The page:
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Franchisor/Franchisee Joint Employer Status

The issue of franchisor/franchisee joint employer status continues to evolve. On August 27, 2015, the National Labor Relations Board (“NLRB”) issued a decision, commonly referred to as Browning-Ferris, which altered the NLRB’s standard for determining joint-employer status under the National Labor Relations Act (the “Act”). Although this case does not involve a franchisor-franchisee relationship, this decision is important to franchisors because this case opens the door for a legal argument to be made that franchisors and franchisees are joint employers of the franchisees’ employees. A franchisor deemed to be a joint employer would be required to negotiate with a union consisting of the franchisee’s employees and could be liable for violations of rights of those employees.


Under the newly adopted standard, as discussed in Browning-Ferris, a company that hires a contractor to staff the company’s facility may be a joint employer of the contractor’s employees at that facility if the company exerts control over or has the right to exert control over the contractor’s employees (even if control is not exerted). The prior standard typically required a company to actually exert direct and immediate control over the worker in order to be held to be a joint employer.


In Browning-Ferris, BFI hired Leadpoint, a staffing agency, to provide workers for BFI’s recycling facility. The NLRB noted that the agreement between BFI and Leadpoint reserved for BFI rights concerning (i) the hiring and firing of Leadpoint’s employees; (ii) the processes that affect employees’ day-to-day work; (iii) the number of workers per shift; (iv) the timing of each shift; (v) the determination of when overtime is necessary; and (vi) afforded BFI a significant role in determining employee wages. The NLRB found that BFI is a joint employer and that a union consisting of Leadpoint’s employees at the facility could negotiate with both Leadpoint and BFI.


Although the decision in Browning-Ferris is limited to that specific set of facts, the decision may impact franchisors. Franchise agreements and/or operating manuals generally mandate or recommend certain employment requirements or standards for employee work, employee schedules and other employment matters. Footnote 94 to the decision provides that a franchise differs from a staffing relationship and that none of the features of a franchisor-franchisee relationship are present in Browning-Ferris. Footnote 120 states that the decision does not fundamentally alter the law with regard to employment relationships that may arise under the franchisor-franchisee relationship. Despite the assurances of these footnotes, franchisors should be wary of how the NLRB will apply the new standard to the next franchising case.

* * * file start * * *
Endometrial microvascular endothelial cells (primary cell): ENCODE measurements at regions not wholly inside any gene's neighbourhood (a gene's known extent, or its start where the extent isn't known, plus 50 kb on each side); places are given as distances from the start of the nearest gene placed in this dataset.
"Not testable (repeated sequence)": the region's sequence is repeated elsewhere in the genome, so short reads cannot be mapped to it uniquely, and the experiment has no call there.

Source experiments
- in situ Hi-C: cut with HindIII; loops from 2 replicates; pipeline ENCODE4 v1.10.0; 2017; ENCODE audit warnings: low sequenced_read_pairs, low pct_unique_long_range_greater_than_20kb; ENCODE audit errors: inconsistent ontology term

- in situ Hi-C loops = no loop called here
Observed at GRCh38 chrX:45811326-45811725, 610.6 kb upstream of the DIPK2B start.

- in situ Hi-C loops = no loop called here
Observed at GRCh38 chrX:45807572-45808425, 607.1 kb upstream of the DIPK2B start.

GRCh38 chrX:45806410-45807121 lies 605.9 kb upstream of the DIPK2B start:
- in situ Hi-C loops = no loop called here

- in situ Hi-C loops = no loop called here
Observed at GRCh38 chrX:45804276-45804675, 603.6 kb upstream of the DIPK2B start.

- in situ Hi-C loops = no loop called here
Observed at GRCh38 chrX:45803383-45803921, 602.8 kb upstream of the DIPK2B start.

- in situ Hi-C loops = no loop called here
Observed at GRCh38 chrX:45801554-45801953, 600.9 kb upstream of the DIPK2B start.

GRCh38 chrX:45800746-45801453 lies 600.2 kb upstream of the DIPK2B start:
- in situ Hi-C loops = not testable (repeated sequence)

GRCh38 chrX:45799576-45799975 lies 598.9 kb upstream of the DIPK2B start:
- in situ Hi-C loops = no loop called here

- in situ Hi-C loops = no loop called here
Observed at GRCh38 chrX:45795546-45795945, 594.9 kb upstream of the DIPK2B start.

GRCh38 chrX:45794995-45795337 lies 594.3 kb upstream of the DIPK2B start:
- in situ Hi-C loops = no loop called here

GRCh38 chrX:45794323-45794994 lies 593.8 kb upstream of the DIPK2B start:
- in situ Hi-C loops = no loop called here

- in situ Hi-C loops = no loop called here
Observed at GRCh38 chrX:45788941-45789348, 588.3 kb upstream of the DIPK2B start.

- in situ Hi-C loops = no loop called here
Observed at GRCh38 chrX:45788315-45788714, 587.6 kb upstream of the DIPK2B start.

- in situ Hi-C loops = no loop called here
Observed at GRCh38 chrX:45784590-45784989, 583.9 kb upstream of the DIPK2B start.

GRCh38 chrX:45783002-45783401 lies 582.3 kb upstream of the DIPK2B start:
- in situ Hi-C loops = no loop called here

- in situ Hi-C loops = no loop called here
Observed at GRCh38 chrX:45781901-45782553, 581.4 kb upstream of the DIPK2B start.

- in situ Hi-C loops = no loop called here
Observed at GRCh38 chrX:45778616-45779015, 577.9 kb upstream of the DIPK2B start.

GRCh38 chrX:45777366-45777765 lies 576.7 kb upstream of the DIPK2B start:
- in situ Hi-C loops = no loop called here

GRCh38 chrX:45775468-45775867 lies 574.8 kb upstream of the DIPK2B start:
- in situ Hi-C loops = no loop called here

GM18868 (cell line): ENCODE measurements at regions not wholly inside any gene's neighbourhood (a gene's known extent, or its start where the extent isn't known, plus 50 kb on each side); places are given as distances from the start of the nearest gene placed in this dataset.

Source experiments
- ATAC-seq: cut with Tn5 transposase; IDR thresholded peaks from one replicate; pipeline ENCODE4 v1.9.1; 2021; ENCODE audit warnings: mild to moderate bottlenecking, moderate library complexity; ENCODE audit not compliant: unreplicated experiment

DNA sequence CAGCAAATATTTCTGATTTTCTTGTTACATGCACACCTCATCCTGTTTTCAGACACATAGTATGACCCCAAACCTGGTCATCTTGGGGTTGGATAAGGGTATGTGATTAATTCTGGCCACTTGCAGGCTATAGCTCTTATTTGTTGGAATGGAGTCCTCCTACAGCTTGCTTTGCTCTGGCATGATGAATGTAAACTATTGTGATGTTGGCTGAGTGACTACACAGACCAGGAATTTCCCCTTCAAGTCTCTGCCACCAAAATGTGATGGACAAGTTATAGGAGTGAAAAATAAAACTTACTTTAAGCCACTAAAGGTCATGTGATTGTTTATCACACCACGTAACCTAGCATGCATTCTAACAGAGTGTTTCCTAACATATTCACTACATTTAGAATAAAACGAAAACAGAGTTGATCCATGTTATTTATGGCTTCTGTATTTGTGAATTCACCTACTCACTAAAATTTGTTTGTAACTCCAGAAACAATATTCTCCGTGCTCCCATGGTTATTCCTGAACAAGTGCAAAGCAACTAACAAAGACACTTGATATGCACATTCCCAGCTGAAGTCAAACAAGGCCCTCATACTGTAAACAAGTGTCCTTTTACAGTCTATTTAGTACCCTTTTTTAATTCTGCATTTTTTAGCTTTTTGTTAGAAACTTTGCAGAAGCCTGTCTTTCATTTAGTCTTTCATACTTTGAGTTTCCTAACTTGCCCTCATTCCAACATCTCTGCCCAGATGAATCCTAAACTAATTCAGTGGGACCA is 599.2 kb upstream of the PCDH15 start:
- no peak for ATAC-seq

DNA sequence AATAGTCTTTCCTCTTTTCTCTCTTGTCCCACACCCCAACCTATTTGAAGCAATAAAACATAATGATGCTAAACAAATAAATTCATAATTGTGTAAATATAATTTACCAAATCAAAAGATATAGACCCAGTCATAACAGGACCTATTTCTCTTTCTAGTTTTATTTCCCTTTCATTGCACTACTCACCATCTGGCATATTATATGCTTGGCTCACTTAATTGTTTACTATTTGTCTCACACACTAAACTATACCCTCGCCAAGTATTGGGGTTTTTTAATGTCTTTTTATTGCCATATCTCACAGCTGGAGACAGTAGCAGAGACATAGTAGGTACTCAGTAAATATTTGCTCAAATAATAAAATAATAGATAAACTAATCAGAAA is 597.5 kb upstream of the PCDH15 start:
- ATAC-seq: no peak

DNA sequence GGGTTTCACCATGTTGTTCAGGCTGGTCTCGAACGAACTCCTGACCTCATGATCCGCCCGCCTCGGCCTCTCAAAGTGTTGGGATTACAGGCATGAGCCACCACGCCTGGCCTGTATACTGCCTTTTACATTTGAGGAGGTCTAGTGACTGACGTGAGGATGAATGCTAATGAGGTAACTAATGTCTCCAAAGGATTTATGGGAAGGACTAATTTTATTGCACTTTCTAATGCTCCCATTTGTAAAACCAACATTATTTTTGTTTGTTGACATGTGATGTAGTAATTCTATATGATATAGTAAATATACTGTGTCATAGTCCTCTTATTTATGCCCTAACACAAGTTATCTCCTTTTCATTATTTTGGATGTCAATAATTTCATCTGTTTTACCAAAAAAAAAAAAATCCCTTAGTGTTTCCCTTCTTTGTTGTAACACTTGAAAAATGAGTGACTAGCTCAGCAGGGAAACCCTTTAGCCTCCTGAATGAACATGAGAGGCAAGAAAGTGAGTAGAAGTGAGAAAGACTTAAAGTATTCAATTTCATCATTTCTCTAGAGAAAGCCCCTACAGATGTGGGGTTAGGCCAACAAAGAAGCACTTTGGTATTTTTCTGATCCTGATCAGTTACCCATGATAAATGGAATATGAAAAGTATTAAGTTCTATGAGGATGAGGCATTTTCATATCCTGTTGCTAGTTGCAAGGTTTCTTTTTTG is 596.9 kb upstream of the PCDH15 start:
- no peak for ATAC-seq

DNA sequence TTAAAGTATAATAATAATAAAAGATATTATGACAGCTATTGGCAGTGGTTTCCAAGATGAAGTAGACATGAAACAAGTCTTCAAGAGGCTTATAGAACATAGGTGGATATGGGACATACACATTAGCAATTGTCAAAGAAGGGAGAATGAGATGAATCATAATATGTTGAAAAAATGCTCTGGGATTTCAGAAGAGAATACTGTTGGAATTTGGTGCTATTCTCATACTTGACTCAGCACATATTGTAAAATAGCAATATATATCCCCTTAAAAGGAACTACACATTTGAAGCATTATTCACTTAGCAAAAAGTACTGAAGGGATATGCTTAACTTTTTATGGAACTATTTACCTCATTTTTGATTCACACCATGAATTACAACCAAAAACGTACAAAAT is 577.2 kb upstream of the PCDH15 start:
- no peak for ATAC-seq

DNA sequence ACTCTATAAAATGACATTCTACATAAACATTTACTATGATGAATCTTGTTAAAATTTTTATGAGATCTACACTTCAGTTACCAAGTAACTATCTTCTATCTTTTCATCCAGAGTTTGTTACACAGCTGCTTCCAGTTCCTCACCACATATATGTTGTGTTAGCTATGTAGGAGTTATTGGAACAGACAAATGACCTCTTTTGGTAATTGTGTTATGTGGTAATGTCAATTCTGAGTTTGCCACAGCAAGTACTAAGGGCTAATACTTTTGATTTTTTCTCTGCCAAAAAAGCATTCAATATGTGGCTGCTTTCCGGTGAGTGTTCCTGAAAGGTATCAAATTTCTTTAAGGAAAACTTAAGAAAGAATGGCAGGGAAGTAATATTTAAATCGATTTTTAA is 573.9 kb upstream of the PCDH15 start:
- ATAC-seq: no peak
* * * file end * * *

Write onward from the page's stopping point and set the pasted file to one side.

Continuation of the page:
It is important to note that under the former standard, the Division of Advice for the Office of the NLRB General Counsel issued an advice memorandum on April 28, 2015 concluding that franchisor Freshii was not a joint employer of the employees of its franchisees. Despite that advice memorandum, the NLRB continues to pursue an action against McDonald’s in which the NLRB alleges that McDonald’s is a joint employer of the employees of its franchisees. The differing approach taken by the NLRB with respect to Freshii and McDonald’s suggests that the issue of whether a franchisor meets the definition of a joint employer is fact specific under the former standard.  We will continue to follow the NLRB action against McDonald’s as that case is likely to provide insight as to how the new standard will be applied to franchisor-franchisee relationships.


The question for franchisors now is whether their documents afford the franchisor sufficient control over the franchisee’s employees to raise a concern that they may at some point be considered a joint employer. The law is unsettled and may remain so even after McDonald’s is resolved. Trying to guess what is too much control in an effort to avoid joint employer status may be an exercise of the tail wagging the dog, as it may be best for companies to exercise good business judgment in terms of how much control makes sense and then adjust to whatever legal standard is ultimately created.


The complete text of the decision in Browning-Ferris, as well as other court filings for this matter, may be obtained here:


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